One thing that distinguishes the current tech boom from the bubble of 1999 is that, on occasion at least, sanity has asserted itself without the impetus of a mass market meltdown. Uber is the most recent example – its scandals have subtracted billions from its inflated market value. Zenefits was an earlier case in point. The highflying HR software company, with a freemium model that made its revenue from commissions as a benefits broker, saw its value cut by more than half last year after reports of an out-of-control culture – remember condoms in the stairwell? – and regulatory problems tied to health insurance sales.
While in San Francisco last week, I visited with Jay Fulcher, who became CEO of the company in February. He’s turned Zenefits into a software-as-a-service model, and last week announced he was abandoning the brokerage business altogether, and instead will allow existing brokers to use the software platform.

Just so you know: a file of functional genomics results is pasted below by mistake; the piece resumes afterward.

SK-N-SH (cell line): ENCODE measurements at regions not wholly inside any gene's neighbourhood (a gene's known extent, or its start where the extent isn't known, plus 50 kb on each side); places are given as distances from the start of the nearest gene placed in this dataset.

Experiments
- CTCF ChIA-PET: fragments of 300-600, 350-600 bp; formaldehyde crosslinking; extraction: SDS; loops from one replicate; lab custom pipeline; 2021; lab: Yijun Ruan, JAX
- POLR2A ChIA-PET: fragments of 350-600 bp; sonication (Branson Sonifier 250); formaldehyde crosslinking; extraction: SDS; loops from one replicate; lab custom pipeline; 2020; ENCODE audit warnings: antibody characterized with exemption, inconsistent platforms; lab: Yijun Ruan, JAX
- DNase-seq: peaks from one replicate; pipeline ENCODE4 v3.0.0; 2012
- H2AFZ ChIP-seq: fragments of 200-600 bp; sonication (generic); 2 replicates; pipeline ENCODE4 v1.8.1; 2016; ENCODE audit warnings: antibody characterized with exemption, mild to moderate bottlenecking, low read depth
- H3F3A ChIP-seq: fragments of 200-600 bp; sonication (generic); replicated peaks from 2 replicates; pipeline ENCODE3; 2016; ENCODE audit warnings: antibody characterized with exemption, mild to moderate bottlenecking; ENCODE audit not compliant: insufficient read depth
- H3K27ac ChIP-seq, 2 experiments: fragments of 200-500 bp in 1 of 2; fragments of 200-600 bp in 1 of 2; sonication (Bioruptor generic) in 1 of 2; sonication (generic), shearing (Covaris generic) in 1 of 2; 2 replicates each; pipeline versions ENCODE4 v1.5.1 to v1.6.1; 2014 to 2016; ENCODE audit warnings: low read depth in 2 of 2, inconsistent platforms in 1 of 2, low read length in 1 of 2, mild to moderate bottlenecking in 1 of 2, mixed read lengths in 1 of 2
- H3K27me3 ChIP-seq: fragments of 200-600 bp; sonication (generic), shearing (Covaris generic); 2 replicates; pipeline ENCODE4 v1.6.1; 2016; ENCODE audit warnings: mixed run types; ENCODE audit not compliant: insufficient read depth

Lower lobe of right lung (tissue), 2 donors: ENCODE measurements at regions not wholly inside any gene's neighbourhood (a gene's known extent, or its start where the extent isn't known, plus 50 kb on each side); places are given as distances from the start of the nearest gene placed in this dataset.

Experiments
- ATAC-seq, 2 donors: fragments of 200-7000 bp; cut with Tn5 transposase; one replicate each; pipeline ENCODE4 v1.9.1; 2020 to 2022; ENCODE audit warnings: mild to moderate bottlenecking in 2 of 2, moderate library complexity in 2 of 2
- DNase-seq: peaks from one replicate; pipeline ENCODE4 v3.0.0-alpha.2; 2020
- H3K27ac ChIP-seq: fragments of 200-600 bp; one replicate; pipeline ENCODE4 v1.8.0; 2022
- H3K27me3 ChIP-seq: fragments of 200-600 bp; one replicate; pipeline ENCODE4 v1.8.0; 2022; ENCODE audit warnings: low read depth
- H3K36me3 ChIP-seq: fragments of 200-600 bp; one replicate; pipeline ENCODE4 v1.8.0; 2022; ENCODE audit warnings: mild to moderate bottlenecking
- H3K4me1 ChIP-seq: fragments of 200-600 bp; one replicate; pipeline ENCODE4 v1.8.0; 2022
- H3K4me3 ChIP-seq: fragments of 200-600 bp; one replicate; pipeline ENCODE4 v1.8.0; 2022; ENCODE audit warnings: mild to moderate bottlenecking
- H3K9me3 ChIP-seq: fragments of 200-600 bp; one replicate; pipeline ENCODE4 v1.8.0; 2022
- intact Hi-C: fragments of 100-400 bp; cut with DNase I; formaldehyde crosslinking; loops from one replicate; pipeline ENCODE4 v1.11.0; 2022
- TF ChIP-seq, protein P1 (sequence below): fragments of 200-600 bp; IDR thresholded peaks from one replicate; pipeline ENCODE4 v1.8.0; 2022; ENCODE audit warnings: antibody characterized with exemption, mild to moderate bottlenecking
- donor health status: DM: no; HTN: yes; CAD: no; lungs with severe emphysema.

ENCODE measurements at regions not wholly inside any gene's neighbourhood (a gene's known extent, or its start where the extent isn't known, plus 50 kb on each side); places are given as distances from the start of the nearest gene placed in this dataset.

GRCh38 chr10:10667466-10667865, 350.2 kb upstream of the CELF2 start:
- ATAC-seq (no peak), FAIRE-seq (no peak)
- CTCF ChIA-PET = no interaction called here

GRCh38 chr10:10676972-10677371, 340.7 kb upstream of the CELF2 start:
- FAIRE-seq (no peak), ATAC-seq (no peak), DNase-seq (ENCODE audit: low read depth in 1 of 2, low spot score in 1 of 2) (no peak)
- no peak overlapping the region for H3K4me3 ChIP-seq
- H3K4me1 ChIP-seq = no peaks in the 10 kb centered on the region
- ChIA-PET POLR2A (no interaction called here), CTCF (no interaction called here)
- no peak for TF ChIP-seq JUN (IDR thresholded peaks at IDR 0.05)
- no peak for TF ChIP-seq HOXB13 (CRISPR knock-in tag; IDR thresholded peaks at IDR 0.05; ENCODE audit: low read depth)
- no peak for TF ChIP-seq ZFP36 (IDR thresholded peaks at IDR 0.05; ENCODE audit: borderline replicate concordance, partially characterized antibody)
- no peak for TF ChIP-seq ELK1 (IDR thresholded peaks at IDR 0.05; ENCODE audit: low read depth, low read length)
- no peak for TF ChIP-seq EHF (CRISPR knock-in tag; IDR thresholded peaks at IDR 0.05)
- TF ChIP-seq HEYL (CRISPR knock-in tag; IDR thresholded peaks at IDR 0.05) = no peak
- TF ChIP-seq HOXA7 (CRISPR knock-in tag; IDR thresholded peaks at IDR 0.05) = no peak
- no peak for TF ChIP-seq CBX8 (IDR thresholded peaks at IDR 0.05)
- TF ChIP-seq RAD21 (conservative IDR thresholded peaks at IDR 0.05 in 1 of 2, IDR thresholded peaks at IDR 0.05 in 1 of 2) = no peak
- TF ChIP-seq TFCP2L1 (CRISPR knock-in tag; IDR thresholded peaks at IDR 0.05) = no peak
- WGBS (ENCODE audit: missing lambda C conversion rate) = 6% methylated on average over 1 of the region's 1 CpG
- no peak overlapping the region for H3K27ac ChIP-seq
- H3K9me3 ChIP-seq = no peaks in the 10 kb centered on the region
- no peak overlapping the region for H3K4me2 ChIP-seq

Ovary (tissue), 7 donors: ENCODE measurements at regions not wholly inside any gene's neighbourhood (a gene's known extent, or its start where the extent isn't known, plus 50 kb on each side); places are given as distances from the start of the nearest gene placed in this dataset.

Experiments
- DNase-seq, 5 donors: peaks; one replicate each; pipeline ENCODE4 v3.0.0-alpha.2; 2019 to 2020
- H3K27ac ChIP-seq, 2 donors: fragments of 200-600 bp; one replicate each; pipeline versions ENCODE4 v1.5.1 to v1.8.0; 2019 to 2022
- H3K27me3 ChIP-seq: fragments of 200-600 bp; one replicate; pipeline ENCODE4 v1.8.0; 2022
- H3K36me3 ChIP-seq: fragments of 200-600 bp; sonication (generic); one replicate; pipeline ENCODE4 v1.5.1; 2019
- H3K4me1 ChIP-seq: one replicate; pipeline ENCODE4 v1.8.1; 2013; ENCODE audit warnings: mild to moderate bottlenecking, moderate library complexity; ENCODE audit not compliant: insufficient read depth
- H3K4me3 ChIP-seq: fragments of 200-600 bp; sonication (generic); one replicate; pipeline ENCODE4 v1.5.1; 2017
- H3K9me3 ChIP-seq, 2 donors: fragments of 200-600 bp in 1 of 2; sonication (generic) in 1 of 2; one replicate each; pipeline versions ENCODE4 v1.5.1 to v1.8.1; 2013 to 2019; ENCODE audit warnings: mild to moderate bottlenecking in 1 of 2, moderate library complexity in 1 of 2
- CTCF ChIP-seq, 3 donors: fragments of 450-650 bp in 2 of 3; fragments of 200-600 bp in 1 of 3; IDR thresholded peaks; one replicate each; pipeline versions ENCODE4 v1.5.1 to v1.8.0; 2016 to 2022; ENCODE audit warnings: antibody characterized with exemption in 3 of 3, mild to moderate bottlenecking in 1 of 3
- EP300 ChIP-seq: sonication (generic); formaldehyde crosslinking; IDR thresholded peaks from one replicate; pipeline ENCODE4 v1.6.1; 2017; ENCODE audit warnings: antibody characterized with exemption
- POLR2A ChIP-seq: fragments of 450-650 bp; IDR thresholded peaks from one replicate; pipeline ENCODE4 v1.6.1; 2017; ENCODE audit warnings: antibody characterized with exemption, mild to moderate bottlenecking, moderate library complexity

“We have pivoted from being a digital broker ourselves to being a platform for all the brokerages,” he said. That will enable the company to scale without having to invest in the service-and-people heavy brokerage business, and make its money by selling what it does well – software. Zenefits now has more than 10,000 small and medium sized companies using its software, “and we’ve only gotten started,” says Fulcher.
Investors – which include Andreesen Horowitz, Fidelity and TPG – have got to be happy with the switch. The company may only be worth half what it was deemed worth at its fever-crazed peak. That’s a correction of sorts. But it comes without the chaos of a bursting bubble.
By the way, it was interesting to hear Fulcher talk about how Zenefits helps drive “purpose-driven” company cultures, with “social responsibility” at their core. That sort of talk is becoming more common, not just in the tech sector, but across all industries. And that’s why this morning, Fortune is assembling about 100 CEOs in Manhattan, as part of its new CEO Initiative, to focus on how to turn such talk into action. I’ll report on the day in tomorrow’s newsletter.
• Merkel’s Chastening Victory